"The confidence in my jump shot I have right now is on a thousand," Iwundu says. "I'm shooting the ball much better now, and I think that opens up a lot of aspects of my game also to be pretty tough to guard."
Outside the Sunflower State
In the era of early entries in the NBA Draft, it was an almost refreshing old-school throwback to see so many seniors make their mark on last season's Big 12 race.
It'll be strange to see an Iowa State team without Georges Niang, one of the most unique and versatile players in college basketball who is second on the Cyclones' all-time scoring list. But senior leadership is not in short supply in Ames, Iowa, for coach Steve Prohm.
They have the Big 12's preseason Player of the Year in senior Monte Morris, a stellar point guard who can score and distribute the ball with devastating efficiency. He's earned national prominence for an assist-to-turnover ratio that has averaged 4.6 in his first three years. Nazareth Mitrou-Long is back on the floor after he was forced to sit out the entire conference schedule to rest his surgically repaired hips, and fellow senior Matt Thomas is a 3-point launcher that can shoulder some of the scoring load.
It wouldn't be too much of a surprise if Texas really gives Kansas a run for its money. Ballyhooed freshman Jarrett Allen is the jewel of coach Shaka Smart's recruiting class, and if Allen can fill out his 6-foot-10-inch frame, he could be a force inside for the Longhorns. Their highest returning scorers, Eric Davis and Kerwin Roach, both averaged more than 7 points a game as freshmen last year and showed how dynamic they can be on a team that was fourth in the Big 12 in Smart's rookie campaign.
Oklahoma certainly has a different look this season after their run to the Final Four, the first for the program since 2002. You don't easily replace a bona fide star like Buddy Hield, now playing in the NBA for the New Orleans Pelicans, and other impact seniors like Isaiah Cousins and Ryan Spangler have also moved on. Jordan Woodard is the elder statesman of this year's team with a ton of freshman and sophomore talent surrounding him.
"We're young," Sooners coach Lon Kruger tells 435, "And we're going to make mistakes. We're going to have to grow very quickly, but it's a fun group, and we're working hard at it."
As for the other half of the Bedlam rivalry, it's a season of second chances for Oklahoma State guard Phil Forte, a prolific scorer and perimeter threat who only played three games last year because of an elbow injury.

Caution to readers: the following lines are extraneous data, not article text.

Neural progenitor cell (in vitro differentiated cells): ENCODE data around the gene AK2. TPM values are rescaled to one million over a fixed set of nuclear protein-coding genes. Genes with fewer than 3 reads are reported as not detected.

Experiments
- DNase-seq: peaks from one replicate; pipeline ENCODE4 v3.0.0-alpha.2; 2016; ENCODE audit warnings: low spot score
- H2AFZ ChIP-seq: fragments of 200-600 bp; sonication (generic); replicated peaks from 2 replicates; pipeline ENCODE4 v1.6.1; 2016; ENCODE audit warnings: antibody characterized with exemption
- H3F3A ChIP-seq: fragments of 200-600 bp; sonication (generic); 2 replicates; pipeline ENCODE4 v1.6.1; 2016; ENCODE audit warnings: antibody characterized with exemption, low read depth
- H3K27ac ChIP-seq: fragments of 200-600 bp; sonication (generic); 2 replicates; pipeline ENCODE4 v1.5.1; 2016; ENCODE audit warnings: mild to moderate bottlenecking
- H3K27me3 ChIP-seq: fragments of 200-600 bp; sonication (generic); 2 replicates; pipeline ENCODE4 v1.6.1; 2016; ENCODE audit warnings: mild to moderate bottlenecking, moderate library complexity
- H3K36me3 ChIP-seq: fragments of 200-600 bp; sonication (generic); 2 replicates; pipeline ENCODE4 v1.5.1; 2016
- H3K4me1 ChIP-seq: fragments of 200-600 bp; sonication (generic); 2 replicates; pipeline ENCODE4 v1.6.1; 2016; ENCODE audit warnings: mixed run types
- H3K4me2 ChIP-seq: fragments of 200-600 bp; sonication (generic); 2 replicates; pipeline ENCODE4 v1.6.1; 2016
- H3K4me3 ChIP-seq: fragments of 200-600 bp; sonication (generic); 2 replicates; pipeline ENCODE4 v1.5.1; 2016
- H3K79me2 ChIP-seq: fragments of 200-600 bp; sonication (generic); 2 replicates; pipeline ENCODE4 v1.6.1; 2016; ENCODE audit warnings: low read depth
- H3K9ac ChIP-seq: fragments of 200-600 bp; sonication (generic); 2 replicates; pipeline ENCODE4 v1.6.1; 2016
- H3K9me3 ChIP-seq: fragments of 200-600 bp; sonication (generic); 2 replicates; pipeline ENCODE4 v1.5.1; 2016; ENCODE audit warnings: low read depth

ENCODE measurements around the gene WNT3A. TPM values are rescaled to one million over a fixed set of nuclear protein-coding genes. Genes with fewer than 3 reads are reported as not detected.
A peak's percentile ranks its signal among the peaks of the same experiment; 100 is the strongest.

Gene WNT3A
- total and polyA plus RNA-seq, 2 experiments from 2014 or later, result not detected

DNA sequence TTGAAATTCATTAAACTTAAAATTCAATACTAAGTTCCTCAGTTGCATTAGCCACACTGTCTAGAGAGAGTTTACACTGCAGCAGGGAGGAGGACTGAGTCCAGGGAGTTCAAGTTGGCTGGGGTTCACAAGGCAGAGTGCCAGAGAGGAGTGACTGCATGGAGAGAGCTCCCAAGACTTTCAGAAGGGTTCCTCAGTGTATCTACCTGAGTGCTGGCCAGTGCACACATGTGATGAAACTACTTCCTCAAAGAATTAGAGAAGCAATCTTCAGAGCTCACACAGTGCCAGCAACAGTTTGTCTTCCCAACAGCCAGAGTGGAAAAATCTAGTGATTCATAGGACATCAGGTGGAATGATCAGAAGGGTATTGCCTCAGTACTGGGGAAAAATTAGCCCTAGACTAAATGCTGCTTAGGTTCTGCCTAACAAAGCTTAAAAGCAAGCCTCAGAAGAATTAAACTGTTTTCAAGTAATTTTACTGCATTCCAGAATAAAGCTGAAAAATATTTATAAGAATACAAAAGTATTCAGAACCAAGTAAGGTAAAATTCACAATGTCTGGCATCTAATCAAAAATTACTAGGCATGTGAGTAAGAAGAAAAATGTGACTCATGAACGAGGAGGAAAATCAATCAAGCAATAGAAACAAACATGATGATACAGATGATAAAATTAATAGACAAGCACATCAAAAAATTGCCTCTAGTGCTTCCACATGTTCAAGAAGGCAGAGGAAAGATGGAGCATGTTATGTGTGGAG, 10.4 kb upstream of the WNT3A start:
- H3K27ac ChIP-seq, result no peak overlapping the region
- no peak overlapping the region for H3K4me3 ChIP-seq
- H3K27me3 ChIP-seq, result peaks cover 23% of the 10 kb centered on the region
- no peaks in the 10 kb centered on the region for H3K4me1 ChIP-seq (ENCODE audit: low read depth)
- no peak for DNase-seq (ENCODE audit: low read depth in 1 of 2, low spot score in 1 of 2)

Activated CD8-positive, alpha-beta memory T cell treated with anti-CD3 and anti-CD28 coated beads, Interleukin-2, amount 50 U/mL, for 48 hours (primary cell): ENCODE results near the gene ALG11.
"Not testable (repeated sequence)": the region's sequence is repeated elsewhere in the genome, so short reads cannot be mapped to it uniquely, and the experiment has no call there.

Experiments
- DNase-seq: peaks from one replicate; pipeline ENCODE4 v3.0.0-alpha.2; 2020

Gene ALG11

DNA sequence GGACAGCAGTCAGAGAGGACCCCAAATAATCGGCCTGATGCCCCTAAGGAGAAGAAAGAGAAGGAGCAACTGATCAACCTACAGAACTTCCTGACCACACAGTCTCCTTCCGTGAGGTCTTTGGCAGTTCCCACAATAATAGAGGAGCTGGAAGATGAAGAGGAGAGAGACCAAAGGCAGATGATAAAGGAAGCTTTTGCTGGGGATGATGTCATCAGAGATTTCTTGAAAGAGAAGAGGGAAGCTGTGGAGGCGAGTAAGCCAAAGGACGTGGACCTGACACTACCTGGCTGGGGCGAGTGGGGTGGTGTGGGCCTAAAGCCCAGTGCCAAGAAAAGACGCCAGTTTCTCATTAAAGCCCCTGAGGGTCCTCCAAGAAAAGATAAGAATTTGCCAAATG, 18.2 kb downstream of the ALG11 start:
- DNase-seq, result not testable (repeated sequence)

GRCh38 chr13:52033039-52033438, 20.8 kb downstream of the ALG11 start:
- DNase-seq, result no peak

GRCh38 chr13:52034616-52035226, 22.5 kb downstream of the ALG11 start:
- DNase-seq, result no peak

"I'd never really been hurt. You put so much time and effort into the offseason and working out, and all of the sudden it's just taken away from you," Forte says. "That was definitely something different that I never really experienced before, but at least I've got that year back, and I get the chance to take the court. This year's kind of like a gift, just being able to have fun and enjoy it."
His backcourt mate, Jawun Evans, also recovered from his own injury to his shoulder and is a star in the making for the Cowboys. Coach Brad Underwood, a former assistant for Frank Martin at K-State, led Stephen F. Austin to two NCAA Tournament wins, and it's not a wild assertion that he could put the Pokes in the top half of the league, even though they are tied for seventh in the Big 12's preseason poll and seventh in 435's standings.
That's the thing about Big 12 basketball: Besides Kansas, it's so wide open again that a very good team could be in the middle of the pack. Iowa State and Baylor both earned top-five seeds in the NCAA Tournament, and they tied for fifth in the Big 12 in 2016. Baylor has the same potential to figure into the equation as they usually do, as does West Virginia with its maddening full-court pressure defense. Texas Tech brings back five of its seven top scorers with an excited Beard returning to west Texas after spending 10 years as an assistant coach in Lubbock. And there's optimism in the program again at TCU as Dixon coaches his alma mater, leading a team with four seniors that could make Fort Worth a tough road trip.
Iowa State's Monte Morris, photo courtesy of ISU athletics communications
How Many Bids?
The consensus among players at Big 12 Media Day was that six or seven teams can get NCAA Tournament invites, a continuation of the current trend. From the perspective of coaches like Self, the number of bids is strictly contingent on how these teams do with their nonconference schedule.
At press time, Kansas has already played a ranked Indiana team in Hawaii and No. 1 Duke at Madison Square Garden in the Champions Classic. Additionally, the Jayhawks play at Kentucky in the SEC/Big 12 Challenge. Oklahoma has a Dec. 3 game at Wisconsin, a preseason top-10 team, in one of the more difficult road environments in the country. In November, Baylor played Oregon, ranked fifth in both preseason polls and everyone's pick to win the Pac-12. Other Dec. 3 road tests include Oklahoma State traveling to Maryland and West Virginia playing Virginia.
"The reason we've done so well as far as bids is because once you get in the league, you're going to beat each other up," Self says. "So if you go 8-10, 9-9 or 10-8, that doesn't give you an automatic in. But what gives you an automatic in is if you're beating teams from other leagues that would be considered for the NCAA Tournament, and we've done really well the last couple of years with that."
435's PROJECTED BIG 12 STANDINGS
2. Iowa State
5. West Virginia
7. Oklahoma State
8. Texas Tech
9. Kansas State